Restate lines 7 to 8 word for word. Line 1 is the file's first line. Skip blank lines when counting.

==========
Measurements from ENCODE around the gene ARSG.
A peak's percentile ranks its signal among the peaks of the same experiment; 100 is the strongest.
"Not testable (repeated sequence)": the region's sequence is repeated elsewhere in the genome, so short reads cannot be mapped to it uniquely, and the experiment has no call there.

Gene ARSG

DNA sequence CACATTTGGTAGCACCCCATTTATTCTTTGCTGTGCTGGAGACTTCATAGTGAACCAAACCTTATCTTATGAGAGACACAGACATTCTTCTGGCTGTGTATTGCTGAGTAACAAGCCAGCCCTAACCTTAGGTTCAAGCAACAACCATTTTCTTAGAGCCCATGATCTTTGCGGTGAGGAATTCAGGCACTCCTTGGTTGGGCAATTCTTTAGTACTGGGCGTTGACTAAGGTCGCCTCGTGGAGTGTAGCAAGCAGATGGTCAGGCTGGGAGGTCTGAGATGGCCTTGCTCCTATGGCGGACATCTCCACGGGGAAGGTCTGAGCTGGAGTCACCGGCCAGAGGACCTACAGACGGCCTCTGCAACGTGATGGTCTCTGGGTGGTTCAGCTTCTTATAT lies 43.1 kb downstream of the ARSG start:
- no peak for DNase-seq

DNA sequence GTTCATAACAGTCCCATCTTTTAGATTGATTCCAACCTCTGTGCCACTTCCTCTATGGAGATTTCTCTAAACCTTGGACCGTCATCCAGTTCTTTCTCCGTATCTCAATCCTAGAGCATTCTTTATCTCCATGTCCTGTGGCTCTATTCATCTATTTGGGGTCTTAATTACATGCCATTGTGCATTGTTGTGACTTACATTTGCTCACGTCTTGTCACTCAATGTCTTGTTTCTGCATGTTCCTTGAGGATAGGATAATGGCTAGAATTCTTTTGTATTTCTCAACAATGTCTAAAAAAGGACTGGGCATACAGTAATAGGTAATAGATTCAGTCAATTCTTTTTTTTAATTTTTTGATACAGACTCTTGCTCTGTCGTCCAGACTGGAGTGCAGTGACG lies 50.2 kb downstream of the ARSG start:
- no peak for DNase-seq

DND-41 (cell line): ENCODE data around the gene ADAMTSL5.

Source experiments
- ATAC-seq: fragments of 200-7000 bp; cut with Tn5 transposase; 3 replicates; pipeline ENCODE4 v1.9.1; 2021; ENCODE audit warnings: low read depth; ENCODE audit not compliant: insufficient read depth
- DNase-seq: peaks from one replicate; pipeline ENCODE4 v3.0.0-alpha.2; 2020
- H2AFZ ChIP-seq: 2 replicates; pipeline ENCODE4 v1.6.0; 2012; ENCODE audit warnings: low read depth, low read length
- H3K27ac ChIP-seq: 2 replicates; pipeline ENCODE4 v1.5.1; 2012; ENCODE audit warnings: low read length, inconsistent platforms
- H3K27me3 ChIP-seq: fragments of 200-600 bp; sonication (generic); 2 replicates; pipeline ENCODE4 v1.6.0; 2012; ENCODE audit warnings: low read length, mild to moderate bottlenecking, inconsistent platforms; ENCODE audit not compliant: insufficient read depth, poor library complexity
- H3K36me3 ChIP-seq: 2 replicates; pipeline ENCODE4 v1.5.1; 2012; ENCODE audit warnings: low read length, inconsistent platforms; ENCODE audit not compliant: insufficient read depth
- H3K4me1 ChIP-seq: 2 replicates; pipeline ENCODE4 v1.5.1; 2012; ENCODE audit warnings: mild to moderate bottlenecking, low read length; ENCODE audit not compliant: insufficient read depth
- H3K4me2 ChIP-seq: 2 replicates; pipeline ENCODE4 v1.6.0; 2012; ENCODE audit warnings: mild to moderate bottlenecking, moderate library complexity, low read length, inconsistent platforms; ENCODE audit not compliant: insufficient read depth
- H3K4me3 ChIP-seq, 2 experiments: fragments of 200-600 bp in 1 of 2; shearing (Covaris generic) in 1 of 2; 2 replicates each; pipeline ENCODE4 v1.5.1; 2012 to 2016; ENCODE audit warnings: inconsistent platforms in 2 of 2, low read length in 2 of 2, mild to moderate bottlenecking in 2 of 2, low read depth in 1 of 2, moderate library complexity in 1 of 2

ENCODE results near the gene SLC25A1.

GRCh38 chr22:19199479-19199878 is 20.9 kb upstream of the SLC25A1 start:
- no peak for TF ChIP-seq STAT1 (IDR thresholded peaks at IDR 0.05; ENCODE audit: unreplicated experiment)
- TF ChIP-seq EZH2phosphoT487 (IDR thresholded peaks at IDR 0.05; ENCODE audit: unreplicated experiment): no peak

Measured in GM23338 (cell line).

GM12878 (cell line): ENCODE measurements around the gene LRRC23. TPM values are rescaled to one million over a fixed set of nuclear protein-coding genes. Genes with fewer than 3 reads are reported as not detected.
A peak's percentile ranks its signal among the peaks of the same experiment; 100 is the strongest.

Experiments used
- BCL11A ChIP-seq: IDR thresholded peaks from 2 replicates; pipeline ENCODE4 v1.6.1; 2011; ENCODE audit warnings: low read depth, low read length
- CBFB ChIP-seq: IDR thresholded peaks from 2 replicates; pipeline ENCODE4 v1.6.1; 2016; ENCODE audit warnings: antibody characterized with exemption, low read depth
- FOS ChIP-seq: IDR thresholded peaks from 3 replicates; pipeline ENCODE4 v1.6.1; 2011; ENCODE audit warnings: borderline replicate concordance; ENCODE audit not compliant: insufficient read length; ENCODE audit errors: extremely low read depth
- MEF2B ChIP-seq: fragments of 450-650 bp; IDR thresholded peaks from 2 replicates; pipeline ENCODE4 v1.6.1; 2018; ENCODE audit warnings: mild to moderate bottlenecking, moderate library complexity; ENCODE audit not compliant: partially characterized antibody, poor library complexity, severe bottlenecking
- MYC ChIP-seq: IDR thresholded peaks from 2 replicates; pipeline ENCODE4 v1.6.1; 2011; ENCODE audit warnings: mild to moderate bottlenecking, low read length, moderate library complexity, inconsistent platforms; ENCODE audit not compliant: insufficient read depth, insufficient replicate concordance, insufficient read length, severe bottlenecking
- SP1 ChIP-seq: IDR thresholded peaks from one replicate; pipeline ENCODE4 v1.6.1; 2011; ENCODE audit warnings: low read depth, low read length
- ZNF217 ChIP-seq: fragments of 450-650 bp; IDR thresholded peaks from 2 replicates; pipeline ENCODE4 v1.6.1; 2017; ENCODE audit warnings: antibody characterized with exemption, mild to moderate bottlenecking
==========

DNA sequence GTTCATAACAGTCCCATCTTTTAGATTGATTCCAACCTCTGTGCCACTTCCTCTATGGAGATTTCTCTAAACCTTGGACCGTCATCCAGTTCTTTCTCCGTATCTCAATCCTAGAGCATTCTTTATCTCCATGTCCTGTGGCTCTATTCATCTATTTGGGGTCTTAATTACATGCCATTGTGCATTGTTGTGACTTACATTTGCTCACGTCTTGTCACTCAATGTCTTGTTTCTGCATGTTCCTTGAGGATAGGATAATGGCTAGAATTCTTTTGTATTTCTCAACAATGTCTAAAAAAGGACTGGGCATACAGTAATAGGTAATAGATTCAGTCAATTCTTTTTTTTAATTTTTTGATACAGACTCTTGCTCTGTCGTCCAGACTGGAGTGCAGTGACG lies 50.2 kb downstream of the ARSG start:
- no peak for DNase-seq